UKIP Leader Gerard Batten MEP today declared that he backs moves that could see political activist and journalists Tommy Robinson join his party.
He said the Tommy Robinson had shown ‘bravery’ and the party should make a special ‘exception’ to its rule banning ex-members of far-right groups such as the EDL or BNP from joining.
His swiftly timed intervention comes as UKIP’s governing body the National Executive Committee (NEC) will today hold a meeting where they will discuss a motion paving the way for Robinson’s membership of UKIP.
Mr Batten took to Twitter to make clear to his followers what he wanted by saying: “To be absolutely clear about this: all that will be decided today is whether a motion to Conference be allowed that would request the NEC to consider giving Tommy Robinson membership. If it goes forward that will be debated on 22nd Sept.”
Mr Batten said: “My personal opinion is that we should find a way of allowing Tommy Robinson to become a member. Because, for all his faults – and I’m sure he will admit he has got them – and his indiscretions, he is incredibly brave and he has stood up and defended people in the face of grave danger to himself.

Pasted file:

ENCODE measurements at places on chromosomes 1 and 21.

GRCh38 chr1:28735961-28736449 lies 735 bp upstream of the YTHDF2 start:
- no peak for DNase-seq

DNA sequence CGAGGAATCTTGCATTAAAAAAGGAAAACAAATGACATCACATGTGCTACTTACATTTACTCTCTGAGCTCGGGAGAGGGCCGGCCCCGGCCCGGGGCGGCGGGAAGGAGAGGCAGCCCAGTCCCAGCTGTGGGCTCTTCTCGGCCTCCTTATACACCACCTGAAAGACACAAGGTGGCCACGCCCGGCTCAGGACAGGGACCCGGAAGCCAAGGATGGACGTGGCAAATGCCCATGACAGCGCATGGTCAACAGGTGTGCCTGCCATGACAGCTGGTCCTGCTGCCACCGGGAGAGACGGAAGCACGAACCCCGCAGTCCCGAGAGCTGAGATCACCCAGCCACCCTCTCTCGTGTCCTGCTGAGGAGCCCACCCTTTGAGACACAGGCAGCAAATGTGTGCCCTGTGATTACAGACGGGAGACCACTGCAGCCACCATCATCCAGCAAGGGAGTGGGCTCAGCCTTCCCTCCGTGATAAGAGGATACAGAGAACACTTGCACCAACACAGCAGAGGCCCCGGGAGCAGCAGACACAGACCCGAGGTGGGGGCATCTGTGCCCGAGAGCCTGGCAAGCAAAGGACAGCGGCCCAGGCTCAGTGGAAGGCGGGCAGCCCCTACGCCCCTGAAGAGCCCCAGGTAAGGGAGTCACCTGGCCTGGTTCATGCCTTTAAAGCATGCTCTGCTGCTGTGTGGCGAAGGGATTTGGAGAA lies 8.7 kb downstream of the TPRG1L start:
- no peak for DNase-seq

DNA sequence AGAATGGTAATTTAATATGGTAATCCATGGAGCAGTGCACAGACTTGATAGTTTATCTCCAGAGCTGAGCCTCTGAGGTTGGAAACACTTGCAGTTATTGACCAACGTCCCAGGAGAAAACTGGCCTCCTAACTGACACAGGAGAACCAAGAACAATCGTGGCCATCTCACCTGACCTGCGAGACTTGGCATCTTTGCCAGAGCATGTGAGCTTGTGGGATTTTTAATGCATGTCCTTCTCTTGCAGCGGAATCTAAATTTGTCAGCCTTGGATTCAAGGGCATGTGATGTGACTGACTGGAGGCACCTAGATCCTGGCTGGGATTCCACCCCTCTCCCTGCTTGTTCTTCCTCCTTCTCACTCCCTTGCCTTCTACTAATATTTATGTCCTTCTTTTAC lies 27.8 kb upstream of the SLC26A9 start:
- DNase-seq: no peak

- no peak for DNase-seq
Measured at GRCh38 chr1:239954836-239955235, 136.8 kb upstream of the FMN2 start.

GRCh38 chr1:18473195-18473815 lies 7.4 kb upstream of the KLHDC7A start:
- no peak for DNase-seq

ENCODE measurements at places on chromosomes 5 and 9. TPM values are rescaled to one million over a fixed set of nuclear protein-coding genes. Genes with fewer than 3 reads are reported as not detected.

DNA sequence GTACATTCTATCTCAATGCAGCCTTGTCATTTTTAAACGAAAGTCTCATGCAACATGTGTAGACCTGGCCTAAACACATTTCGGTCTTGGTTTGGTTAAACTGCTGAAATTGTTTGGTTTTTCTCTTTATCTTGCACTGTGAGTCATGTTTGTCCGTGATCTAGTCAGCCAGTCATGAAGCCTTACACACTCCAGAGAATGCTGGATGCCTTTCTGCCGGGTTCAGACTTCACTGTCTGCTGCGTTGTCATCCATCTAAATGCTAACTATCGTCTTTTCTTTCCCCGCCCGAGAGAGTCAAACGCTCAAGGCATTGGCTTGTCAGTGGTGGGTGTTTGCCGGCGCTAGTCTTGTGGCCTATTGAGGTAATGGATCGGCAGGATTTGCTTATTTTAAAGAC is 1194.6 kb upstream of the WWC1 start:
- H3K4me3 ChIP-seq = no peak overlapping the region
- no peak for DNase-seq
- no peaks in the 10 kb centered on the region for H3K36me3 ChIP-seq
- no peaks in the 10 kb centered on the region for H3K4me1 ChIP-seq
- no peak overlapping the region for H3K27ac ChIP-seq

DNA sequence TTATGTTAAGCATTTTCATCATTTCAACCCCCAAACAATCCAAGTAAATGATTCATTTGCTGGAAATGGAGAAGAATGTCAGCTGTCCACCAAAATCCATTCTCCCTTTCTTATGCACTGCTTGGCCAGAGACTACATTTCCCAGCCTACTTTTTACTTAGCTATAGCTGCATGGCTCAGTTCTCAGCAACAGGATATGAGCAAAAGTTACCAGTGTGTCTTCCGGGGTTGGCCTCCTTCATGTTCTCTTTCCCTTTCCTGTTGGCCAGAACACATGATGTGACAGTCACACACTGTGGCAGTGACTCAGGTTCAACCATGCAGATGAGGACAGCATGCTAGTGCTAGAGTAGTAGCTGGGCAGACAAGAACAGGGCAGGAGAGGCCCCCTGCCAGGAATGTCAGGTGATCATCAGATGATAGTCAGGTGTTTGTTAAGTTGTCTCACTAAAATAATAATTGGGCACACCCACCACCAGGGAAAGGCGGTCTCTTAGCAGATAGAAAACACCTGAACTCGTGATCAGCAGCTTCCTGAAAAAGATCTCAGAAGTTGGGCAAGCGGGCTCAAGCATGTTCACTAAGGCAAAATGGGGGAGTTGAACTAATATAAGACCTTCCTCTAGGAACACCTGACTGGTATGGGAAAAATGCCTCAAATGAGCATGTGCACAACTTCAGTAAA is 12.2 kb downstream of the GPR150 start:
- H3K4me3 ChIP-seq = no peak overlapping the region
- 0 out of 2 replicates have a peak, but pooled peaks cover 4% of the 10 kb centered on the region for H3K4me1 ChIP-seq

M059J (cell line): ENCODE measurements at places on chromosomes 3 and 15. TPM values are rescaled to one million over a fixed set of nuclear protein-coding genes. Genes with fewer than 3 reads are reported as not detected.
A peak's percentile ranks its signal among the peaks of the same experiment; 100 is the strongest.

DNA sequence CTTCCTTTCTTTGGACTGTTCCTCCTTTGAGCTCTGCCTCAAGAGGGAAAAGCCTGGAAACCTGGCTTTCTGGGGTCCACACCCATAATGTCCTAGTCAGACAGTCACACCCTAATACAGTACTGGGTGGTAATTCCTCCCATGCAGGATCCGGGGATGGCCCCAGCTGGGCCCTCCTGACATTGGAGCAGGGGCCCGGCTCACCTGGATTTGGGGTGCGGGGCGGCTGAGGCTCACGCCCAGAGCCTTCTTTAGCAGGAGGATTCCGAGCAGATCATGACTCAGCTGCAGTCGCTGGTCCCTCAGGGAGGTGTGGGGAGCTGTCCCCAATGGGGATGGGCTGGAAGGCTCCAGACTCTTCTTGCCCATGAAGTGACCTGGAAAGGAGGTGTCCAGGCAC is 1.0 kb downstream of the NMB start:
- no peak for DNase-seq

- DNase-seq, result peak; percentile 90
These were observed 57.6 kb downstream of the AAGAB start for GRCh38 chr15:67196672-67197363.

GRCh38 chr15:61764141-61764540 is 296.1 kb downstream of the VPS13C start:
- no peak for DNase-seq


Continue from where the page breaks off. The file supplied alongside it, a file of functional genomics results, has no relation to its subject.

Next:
And I am talking now about these victims of industrialised sexual abuse. He has got the sheer guts to stand up and defend those people. And my view is that in his case we should make an exception, a one-off.”
He continued: “Not everybody who has joined the BNP over the years is a bad person – they may have made a mistake because of a lack of understanding about the origin of these parties
But we have had a blanket ban on these people because we have to protect ourselves from infiltration. Now about Tommy Robinson, we have to keep that blanket ban because we can’t tell the people who made a mistake from the outright racists and people we wouldn’t want to have in the party.
But my personal opinion – and I’ve had various meetings with Tommy Robinson and [Ukip peer] Lord Pearson is a supporter of Tommy Robinson… – and I think he is a very special case. He has explained that when he joined the BNP, he didn’t really know what they were about, he was quite young, he wasn’t particularly politically sophisticated.
Once he found out what they were about – when they refused entry to a friend of his because he was black – then he left the party The EDL didn’t start out as an extreme right-wing party. But Tommy Robinson will tell you himself that it was infiltrated, and that’s why he left.”